ABCD Training Group
Asset-Based Community Development
Building Communities From The Inside Out

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2-Day Workshops | 3-Day Workshops |


contact: Donna Email: | Phone: 912-236-8047


ABCD Training Group
For information about the Training Group's work or registration, contact: Donna
Phone: 912-236-8047

ABCD Training Group
636 East Victory Drive
Savannah, Georgia 31405


About Us 

ABCD Institute PartnershipIn partnership with Northwestern University's Asset-Based Community Development (ABCD) Institute, the Asset-Based Community Development Training Group is announcing a national program that focuses on knowledge and practical skills for putting ABCD into action. The program is designed for neighborhood professionals and community leaders familiar with ABCD basic principles.

Since John Kretzmann and John McKnight published "Building Communities from the Inside Out" in 1993, over 70,000 copies have been sold making it a best seller in community development.. The book and ABCD concepts have inspired a wide variety of local community-building work across America. Increasingly, local leaders are asking, "Where can I go to get more training and become more adept in ABCD techniques. How can colleagues and friends learn about ABCD applications?".

The ABCD Training Group, a national non-profit, has been created by senior members of the national ABCD Institute faculty to respond to this growing need for training and ongoing consultation on local ABCD projects. John Kretzmann and John McKnight endorse the effort and serve as advisors to the Training Group.

How to Engage Your Community—Partnership That Works
Most community problem solving is focused on the action of government agencies and of non profit agencies. Most of the tremendous capacity in the everyday life of communities is not engaged in community problem solving. How do you get beyond agency services to engage your wider community; associations, congregations, residents, local business? Solving community problems and building a strong community require the assets of everyone. How do you involve an ever wider circle of participation? A strong community needs everyone. Engaging your community builds real democracy where more people move towards effective citizenship—places where people act together and care for each other.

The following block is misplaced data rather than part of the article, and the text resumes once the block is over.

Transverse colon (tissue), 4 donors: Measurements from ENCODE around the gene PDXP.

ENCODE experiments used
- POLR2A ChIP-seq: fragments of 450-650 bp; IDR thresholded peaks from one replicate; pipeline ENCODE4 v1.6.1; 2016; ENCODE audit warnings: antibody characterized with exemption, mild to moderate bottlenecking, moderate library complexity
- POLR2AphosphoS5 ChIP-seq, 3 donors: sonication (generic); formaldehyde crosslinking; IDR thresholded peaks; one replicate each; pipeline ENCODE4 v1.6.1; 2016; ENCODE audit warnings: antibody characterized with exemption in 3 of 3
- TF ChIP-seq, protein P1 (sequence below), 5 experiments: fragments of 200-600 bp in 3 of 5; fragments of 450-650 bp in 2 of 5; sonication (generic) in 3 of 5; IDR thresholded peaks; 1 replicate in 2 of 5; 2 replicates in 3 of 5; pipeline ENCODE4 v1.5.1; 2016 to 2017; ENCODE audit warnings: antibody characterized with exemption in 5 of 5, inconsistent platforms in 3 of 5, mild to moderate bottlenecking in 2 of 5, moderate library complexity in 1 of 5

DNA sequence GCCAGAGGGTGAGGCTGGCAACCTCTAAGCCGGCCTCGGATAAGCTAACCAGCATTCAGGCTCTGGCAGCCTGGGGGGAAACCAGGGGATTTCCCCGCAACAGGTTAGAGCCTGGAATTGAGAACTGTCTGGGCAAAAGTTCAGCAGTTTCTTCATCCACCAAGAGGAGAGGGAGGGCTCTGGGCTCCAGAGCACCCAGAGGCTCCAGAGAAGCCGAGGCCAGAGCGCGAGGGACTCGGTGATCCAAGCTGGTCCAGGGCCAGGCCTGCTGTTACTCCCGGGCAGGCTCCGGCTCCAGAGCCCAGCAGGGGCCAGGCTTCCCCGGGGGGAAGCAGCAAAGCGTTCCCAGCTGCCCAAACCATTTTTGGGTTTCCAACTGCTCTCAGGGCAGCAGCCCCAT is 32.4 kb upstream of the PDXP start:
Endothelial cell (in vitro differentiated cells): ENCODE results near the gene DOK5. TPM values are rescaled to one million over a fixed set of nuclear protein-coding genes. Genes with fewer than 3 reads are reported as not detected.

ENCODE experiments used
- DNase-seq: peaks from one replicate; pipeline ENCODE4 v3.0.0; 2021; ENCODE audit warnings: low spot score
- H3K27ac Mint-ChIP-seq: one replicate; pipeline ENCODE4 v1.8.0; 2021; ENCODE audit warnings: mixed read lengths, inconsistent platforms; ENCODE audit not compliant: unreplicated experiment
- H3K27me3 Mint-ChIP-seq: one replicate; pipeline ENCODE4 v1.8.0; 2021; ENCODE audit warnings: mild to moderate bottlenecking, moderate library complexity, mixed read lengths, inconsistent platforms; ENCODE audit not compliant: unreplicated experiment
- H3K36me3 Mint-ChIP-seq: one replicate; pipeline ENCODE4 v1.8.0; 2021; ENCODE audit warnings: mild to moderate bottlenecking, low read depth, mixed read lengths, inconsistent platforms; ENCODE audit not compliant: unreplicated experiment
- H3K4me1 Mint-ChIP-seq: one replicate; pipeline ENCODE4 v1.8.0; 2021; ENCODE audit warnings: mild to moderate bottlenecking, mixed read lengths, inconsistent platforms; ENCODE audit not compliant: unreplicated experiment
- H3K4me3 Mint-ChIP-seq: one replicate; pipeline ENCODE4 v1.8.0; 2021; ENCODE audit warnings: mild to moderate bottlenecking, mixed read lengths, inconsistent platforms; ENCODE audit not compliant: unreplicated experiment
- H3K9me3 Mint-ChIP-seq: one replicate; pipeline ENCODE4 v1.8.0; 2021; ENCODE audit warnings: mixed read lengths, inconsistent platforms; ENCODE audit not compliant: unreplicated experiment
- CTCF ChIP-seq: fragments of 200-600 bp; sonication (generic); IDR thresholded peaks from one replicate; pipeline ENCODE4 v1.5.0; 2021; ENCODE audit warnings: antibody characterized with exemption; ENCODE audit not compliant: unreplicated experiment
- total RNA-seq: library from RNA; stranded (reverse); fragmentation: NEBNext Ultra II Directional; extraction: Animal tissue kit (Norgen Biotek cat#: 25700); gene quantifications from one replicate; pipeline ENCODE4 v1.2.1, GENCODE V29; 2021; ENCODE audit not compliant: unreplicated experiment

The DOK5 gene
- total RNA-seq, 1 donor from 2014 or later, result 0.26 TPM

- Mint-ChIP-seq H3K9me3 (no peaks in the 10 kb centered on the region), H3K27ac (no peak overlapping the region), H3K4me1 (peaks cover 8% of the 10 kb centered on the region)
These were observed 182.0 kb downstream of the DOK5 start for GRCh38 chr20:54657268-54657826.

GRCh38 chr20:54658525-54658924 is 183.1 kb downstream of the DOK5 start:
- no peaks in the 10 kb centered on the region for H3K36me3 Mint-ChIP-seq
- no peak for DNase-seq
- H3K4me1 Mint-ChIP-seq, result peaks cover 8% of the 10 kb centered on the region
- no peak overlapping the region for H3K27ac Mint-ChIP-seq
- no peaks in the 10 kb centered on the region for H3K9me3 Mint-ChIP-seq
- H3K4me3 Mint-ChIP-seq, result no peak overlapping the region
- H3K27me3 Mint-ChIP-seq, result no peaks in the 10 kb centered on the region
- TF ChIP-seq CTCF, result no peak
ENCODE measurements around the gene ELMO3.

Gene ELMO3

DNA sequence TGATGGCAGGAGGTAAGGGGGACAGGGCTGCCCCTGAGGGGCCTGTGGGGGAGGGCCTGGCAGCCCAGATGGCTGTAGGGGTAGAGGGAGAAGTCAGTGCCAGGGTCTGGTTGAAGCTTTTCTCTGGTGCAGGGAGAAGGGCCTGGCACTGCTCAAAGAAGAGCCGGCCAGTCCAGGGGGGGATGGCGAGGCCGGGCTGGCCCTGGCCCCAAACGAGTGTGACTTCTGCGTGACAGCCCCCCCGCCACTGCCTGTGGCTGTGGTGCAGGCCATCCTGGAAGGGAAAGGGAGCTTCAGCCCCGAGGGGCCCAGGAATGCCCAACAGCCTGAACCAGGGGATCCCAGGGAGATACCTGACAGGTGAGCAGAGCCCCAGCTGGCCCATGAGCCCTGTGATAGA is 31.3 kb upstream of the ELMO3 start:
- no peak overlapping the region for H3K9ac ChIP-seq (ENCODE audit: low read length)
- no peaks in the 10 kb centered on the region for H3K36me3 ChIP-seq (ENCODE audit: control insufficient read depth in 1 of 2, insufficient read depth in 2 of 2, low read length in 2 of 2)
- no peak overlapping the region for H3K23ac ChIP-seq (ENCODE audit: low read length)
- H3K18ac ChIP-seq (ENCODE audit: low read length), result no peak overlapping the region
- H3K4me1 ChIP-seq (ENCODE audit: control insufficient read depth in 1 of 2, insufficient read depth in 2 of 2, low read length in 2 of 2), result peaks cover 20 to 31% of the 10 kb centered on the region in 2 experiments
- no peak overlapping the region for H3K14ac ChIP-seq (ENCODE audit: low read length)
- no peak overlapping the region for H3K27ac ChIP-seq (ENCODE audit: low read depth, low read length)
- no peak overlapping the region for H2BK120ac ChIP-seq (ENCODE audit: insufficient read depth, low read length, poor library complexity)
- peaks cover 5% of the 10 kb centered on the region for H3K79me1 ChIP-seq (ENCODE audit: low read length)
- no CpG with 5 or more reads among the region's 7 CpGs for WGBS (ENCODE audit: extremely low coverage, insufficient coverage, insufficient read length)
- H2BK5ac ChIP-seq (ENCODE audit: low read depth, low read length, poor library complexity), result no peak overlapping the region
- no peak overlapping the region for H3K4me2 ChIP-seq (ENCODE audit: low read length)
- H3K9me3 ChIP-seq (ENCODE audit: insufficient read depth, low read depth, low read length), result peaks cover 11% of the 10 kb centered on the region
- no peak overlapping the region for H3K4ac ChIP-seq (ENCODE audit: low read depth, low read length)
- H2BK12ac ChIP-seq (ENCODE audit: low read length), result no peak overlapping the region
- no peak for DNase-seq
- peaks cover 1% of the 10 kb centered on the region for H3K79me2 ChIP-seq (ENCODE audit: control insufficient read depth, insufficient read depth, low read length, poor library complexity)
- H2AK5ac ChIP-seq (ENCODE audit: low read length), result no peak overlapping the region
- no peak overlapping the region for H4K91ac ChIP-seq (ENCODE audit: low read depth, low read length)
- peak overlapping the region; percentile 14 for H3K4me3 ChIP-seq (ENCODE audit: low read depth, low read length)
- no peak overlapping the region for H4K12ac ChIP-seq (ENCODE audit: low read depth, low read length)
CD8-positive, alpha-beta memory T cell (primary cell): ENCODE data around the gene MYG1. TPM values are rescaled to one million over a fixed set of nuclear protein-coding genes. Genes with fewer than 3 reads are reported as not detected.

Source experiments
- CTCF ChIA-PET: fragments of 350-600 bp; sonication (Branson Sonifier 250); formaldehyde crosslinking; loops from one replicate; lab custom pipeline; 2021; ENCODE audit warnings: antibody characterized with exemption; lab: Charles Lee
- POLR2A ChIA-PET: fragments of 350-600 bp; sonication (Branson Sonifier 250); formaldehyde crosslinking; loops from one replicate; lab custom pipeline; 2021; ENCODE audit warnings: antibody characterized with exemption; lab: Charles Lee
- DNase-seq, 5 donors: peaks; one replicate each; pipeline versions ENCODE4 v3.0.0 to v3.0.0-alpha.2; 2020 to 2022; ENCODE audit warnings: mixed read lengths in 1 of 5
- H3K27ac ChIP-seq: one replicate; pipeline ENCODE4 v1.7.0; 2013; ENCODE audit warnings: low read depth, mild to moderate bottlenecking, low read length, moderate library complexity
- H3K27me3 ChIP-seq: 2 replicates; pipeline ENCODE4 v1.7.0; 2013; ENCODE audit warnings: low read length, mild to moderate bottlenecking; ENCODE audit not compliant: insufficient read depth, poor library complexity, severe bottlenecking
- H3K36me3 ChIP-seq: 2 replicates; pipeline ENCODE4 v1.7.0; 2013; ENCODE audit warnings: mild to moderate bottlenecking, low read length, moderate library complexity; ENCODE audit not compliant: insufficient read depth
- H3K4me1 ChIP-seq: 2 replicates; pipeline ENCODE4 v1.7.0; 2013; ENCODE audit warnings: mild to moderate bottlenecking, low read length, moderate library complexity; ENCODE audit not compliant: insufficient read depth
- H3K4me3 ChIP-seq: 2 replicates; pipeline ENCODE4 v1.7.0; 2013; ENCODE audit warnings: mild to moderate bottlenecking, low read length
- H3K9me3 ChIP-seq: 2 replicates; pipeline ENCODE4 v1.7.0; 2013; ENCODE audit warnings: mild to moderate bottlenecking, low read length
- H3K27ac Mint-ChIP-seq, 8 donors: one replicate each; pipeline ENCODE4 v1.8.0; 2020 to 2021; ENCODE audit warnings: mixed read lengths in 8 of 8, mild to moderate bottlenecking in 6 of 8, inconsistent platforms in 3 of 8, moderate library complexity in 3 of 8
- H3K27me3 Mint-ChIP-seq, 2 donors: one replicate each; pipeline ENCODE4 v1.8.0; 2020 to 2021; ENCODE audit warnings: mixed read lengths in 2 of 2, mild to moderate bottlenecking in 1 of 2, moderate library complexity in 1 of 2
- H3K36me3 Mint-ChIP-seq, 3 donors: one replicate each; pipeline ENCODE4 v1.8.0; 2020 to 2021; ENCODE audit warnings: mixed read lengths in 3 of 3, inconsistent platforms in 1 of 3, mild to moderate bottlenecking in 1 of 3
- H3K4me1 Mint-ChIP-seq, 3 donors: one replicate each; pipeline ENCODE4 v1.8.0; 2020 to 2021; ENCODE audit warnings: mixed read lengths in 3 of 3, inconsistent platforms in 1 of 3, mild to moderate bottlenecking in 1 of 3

Three Tools for Community Engagement: “Community Partnerships” must be organized where people in everyday life are at the center enrolling their community members. “Servant Institutions” must be developed that are skilled at supporting community groups to get stronger. “Community Inclusion” strategies must be used to bring a growing circle of people into contribution to their community. The role of “agencies” AND of “community” are BOTH essential!

Training Workshops and Consultation on Community Engagement:
Community Partnerships—Develop skills to begin a group which can truly engage the wider community beyond services. Our approach focuses on the following questions. How do you develop a “community organization” that can do Asset Based Community Development (ABCD) effectively? How do you develop community organizing staff and community leaders? How do you involve a wide circle of participation beyond services and clients?

Servant Institutions—Learn how to develop an agency that can effectively support the work of community groups to build their community. We address these questions. How do you engage the community for a stronger agency? What can your agency practically do to develop stronger community residents and groups? How do you find your assets for contribution to a stronger community? How can your organization change its culture and practice to “community development” rather than “service delivery”? How can every staff person build democracy and encourage citizenship every day?

Community Inclusion—Both agencies and community groups can contribute to building a bridge from “client” to “citizen”. How do you create local ways for connecting people on the edge of your community to people in the center? How to create special community building initiatives to integrate people such as those labeled disabled, mentally ill, troubled youth? Or ex-offenders, welfare recipients, or isolated elders? Welcome the marginalized labeled client back into everyday life as a contributing community member. 

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